Last year, I visited the ghost town of Villa Epecuén for the weekend with a couple of friends. We had the pleasure of meeting the town’s last remaining resident, Pablo Novak, who fled along with everyone else when the town was flooded back in 1985, but chose to return once the flood waters had receded. Pablo had proudly shown us articles based on Epecuén’s story, and demonstrated his collection of photos of the town, past and present. His loyalty to Epecuén touched me, and inspired me to write an article based on our experience there, which I wanted to send him. However, Pablo lives without electricity and I don’t even think the post reaches his small house in the woods, so before I left I asked him how I’d be able to show him what I’d written. He then told me to contact his grandson, whose name was Christian, before scribbling his email address down on a scrap piece of paper for me.
A week or so later, I wrote my article and sent it Christian’s way, along with a note explaining who I was and why I’d chosen to write about Epecuén. To my delight, Christian was really excited to receive my message and thanked me profoundly for my words and photos. We continued to talk over Facebook and at one point he offered to host me, should I wish to return to Carhué, Epecuén’s neighbouring city- I decided to take him up on this offer. Christian picked me up from Buenos Aires on Tuesday March 18th and drove me to back to Carhué, along with his father and, throughout the journey, both quizzed me on my opinion on, well, pretty much everything! I was asked what I thought about Margaret Thatcher, Rolls Royce, French perfume, the Argentine president, mate, Benny Hill, Rover, some Italian motorcycle brand I’d never heard of, the Falklands War… by the end of all the questioning, I was exhausted and passed out in the back of the car.
As I awoke, we were just pulling into Carhué. Christian showed me into his house and insisted that I took his bed, while he slept on the sofa. Part of me was reluctant to do so, for I felt it was a bit unfair that I should have his nice comfortable bed after he’d done all the driving, but the other part was very grateful for such luxury. We both enjoyed a cup of tea at his kitchen table before saying goodnight to one another and heading bedwards. I felt like my head had barely hit the pillow when I awoke to the sound of karma karma karma karma karma chame-le-on blaring out of the speakers. It was morning, my first morning in Carhue, Christian was making breakfast with 80’s songs playing in the background, the sun was shining and I felt very content.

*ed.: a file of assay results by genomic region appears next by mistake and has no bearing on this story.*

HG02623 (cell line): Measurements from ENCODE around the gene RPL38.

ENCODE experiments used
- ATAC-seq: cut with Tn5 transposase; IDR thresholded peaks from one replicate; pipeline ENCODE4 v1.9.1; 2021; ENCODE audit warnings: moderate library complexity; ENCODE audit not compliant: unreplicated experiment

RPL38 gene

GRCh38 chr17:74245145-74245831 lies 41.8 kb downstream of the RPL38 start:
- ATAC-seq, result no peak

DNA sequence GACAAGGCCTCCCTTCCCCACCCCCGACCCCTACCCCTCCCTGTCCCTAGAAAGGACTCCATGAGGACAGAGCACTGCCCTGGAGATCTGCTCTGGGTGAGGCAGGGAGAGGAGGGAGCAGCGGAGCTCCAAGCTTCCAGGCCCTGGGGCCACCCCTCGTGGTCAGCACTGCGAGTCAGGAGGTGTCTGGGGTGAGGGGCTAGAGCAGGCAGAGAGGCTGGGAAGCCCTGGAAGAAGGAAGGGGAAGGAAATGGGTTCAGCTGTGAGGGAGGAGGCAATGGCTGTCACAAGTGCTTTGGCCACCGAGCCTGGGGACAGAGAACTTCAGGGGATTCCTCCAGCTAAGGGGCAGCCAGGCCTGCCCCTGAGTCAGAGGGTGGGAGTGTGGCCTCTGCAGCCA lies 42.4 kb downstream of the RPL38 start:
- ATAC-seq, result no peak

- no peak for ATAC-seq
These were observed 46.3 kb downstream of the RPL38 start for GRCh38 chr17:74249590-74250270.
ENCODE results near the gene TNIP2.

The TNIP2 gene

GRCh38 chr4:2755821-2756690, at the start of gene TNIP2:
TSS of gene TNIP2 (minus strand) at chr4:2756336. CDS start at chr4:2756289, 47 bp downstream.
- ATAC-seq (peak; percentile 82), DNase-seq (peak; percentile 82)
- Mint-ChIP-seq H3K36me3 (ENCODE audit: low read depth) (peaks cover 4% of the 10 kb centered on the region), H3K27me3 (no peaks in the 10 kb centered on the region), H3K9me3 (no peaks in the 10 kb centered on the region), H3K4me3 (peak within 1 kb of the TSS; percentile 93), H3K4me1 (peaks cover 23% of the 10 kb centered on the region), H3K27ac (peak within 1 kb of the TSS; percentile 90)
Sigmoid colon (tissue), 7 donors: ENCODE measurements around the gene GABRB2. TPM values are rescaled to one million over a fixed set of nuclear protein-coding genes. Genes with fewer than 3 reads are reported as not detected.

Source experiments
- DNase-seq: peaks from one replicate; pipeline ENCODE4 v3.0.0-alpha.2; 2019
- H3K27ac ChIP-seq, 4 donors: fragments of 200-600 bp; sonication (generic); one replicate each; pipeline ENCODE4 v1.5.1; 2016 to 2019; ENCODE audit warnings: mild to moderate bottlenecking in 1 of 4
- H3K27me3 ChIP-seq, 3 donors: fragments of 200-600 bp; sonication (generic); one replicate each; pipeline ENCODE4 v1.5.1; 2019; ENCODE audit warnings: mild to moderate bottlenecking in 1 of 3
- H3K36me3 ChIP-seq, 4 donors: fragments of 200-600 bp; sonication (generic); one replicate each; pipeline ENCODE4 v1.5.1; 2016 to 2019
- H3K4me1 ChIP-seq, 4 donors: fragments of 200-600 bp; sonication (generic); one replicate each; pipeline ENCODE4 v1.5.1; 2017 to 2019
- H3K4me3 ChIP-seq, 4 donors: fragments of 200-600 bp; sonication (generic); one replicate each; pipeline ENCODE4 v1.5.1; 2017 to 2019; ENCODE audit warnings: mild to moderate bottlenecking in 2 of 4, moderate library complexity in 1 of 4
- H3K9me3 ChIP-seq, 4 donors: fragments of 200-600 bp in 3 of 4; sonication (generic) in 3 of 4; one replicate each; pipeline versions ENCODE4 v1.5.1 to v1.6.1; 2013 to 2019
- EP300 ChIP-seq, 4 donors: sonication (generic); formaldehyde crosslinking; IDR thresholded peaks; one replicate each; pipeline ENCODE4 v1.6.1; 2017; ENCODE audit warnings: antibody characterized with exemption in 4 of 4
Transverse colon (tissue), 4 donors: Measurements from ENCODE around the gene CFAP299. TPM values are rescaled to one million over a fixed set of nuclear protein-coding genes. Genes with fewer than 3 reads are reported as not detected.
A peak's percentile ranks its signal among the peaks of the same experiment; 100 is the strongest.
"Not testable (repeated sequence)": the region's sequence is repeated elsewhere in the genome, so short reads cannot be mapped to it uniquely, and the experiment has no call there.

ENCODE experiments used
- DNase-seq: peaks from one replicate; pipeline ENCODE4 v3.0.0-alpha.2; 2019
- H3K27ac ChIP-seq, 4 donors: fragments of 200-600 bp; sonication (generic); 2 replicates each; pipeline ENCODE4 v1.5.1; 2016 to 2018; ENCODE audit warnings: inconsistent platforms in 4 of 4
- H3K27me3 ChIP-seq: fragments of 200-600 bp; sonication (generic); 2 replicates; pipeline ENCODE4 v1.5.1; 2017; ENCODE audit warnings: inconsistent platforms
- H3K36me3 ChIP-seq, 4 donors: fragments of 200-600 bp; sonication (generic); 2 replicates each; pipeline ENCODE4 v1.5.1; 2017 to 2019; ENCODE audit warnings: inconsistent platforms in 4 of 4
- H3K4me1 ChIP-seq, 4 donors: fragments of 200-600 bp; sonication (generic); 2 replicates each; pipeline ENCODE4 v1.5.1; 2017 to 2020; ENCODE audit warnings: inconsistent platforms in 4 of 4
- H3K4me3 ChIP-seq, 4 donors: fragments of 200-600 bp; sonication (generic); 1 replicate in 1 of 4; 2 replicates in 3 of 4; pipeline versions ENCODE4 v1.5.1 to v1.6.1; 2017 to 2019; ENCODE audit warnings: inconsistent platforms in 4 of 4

Over the course of the next two weeks, I met all of Christian’s friends, went on lengthy walks, joined a tennis class, swam in the salty lagoon, played cards, ate copious amounts of meat and drank copious amounts of mate. Two backpackers, who had previously visited Carhué as part of their trip, returned and they too were welcomed into Christian’s house. The four of us enjoyed many meals cooked by the other residents of the city, sunsets on the beach, music at all hours of day and night and soaking up the relaxing atmosphere that came with this beautiful, special place. One day, we were invited to an amazing house in the countryside, where we ate asado in the sunshine, trotted around on horse-back and explored the seemingly infinite grounds.
My last two days, however, were perhaps the most special; I had met a Bolivian woman the previous week when asking for directions and we had begun chatting, then she introduced me to her two children and we spent some time together, before I told her I had to move on. After she urged me to return, I made sure I did so, taking the remains of an apple crumble I’d made the day before with me. Seeing the joy on this woman’s face when I went back to see her was really touching; I hadn’t expected my visit to mean so much to her! She welcomed me into her house, where she served fresh fruit and wonderful home-made bread, and we chatted some more, while the children ran about the kitchen excitedly. I stayed for a while, helped the elder of the two girls with her maths homework (though I think she was more capable of multiplying fractions than I was) and then bid farewell to the family once again. On my last night, I cooked a spaghetti bolognese for Christian and his friends, and we ate, drank red wine and reminisced about the past days spent together, all of which had been very happy… and it was all thanks to that one article! And Christian’s good, kind nature of course. To all the people from Carhué who read this, gracias por todo y espero verlos pronto! Besos, chau for now!